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by Alex Ramon

26 Sep 2016


The ErlPrince, the Opening Night film of Gdynia Film Festival 2016

It’s fair to say that last year’s Gdynia Film Festival—the 40th edition of Poland’s most prestigious showcase for its national cinema—was a festival like no other. This was for reasons both good (notably, a superb selection of films including works as diverse as Jerzy Skolimowski’s sublime city symphony 11 Minutes, Kuba Czekaj’s mind-blowing candy-coloured puberty portrait Baby Bump, Kinga Dębska’s touching and hilarious These Daughters of Mine, and Małgorzata Szumowska’s wryly austere Body/Ciało, which scooped the main prize) and for reasons truly horrendous: namely, the death of the 42-year-old director Marcin Wrona, which occurred on the penultimate evening of the event.

The emotions were still raw when I posted my final dispatch, and I would only add to that post that many of us who were at Gdynia in 2015 ended up feeling changed by the whole experience, which combined the great joy of seeing so much challenging and inspiring work with shared shock and grief at a talented filmmaker’s passing.

by Michael Barrett

23 Sep 2016


Jeanne Moreau and Orson Welles in Chimes at Midnight (1965)

Criterion has done film buffs a favor (again) with this double shot of hard-to-find Orson Welles films of the ‘60s, both co-starring himself and Jeanne Moreau.

Chimes at Midnight (1965) manufactures a new Shakespeare play by combining scenes from five plays into the story of rollicking scoundrel John Falstaff (Welles) and his carousing friendship with the dissolute Prince Hal (Keith Baxter), the future Henry V. Moreau appears as Falstaff’s girlfriend, while Margaret Rutherford is Mistress Quickly. John Gielgud is the stern and disappointed Henry IV. It’s a rich, human story, anchored by Shakespeare’s language and buoyed by joyous performances. Welles’ portrayal of the massive ne’er-do-well climaxes in a great emotional moment that, according to the Welles biographers interviewed in the extras, resonates with his own feelings about his father.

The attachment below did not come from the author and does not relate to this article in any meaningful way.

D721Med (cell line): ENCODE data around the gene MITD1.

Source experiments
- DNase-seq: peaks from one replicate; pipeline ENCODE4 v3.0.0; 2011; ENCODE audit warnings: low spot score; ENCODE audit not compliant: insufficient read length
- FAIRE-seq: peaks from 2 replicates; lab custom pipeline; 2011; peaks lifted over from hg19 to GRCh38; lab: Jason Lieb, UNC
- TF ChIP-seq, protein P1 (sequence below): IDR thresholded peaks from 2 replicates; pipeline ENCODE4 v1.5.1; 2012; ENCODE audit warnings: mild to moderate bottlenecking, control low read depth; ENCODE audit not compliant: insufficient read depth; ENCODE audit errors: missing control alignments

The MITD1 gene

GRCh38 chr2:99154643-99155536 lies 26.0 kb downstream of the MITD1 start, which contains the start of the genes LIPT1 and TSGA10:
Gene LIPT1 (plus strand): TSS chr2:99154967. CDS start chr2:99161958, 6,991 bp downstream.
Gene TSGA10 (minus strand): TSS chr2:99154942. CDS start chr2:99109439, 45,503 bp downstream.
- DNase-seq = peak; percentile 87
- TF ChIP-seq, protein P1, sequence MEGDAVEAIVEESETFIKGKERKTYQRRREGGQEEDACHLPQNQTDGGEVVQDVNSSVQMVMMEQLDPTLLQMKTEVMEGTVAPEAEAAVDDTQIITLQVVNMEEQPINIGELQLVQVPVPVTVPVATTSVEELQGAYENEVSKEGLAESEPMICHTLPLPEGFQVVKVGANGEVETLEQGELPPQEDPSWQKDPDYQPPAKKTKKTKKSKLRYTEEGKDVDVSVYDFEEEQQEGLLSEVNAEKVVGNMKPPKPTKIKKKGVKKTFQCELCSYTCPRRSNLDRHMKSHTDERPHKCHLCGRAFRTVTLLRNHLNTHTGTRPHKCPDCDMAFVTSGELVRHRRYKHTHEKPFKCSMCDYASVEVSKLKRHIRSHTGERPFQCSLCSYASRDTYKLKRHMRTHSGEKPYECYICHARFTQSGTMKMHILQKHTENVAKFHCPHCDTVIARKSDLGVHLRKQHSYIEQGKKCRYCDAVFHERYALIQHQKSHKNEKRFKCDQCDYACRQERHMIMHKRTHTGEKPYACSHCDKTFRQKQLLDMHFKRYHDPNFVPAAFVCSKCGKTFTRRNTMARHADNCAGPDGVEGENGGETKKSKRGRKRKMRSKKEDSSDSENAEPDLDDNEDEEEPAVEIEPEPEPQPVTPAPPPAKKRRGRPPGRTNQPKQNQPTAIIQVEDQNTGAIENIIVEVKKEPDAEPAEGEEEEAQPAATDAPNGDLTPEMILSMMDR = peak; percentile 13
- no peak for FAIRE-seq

by Michael Barrett

20 Sep 2016


Rudolf Klein-Rogge in Dr. Mabuse: The Gambler (1922)

Fans of silent cinema should be alerted to two new Blu-rays of mid-September. One title upgrades a previous DVD release, and the other unveils a once-lost title on video for the first time. Both are directed by masters of silent and sound cinema in close collaboration with women writers with whom they had professional and intimate relationships.

The upgrade is Fritz Lang’s Dr. Mabuse the Gambler, a two-part epic about a ruthless king of crime and master of disguise (played by Rudolf Klein-Rogge having a field day) who manipulates the stock market, blackmails and hypnotizes spineless scions, gambles with money and lives, and commits endless skullduggeries. Proclaiming itself “a picture of the time” and “a play of the men of our time”, this extravagant, big-budget criminal melodrama purports to capture the zeitgeist of Weimar Germany, coincidentally before a similarly self-proclaimed Übermensch, as mad and criminal as Mabuse, would publish Mein Kampf (1925) as part of his bid for political power. The script is credited to Norbert Jacques, the novelist who created Mabuse, and Thea von Harbou, Lang’s most important creative collaborator during the silent era and for several years his wife.

by Stephen Mayne

16 Sep 2016


Woody Harrelson in LBJ (2016)

All good things must come to an end. After 26 films over the past week, my time in Toronto is over. Generally, thunderstorm apart, the weather has been lovely, the films good, and the TIFF volunteers spectacularly helpful and efficient. On the plus side, it will be nice to get back to a diet that doesn’t consist of grabbing junk food in-between screenings, and I should probably see a bit more of the outdoors again.

Before we close, there are three final films to discuss. First up, in a quiet screen, we have LBJ. Rob Reiner’s biopic puts an initially unrecognizable Woody Harrelson into the shoes of Lyndon Baines Johnson, America’s 36th President, the man sandwiched between JFK and Nixon. Using a certain day in Dallas in 1963 ,and a certain motorcade as a base, LBJ ranges back and forth in time to show Johnson the Senator, Johnson the Vice President, and eventually Johnson the Commander-in-Chief.

by Michael Barrett

16 Sep 2016


The Horrible Dr. Hichcock belongs to a strain of Italian horror in the late ‘50s and ‘60s that evoked Gothic Victorian melodrama, or more specifically the gaudy productions of Hammer Studios and Roger Corman’s Edgar Allan Poe films. Despite its variant spelling, the title tells you that the film also owes debts to Alfred Hitchcock, particularly a plot that’s a kinky variant of Rebecca.

In that famous story, a young bride arrives at her husband’s mansion only to be disturbed by whispers about his dead first wife, not to mention the hostility of a loyal housekeeper. In the Italian update scripted by Ernesto Gastaldi (as “Julyan Perry” to sound British) and directed ripely and zoomily by Riccardo Freda (as “Robert Hampton”), the first reel shows us exactly what happened to the first wife.

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Moving Pixels Podcast: Highbrow, Middle Brow, and Lowbrow in Free-to-Play Gaming

// Moving Pixels

"From the charmingly trashy to the more artistically inclined, there is a wide variety of gaming options in the free-to-play market.

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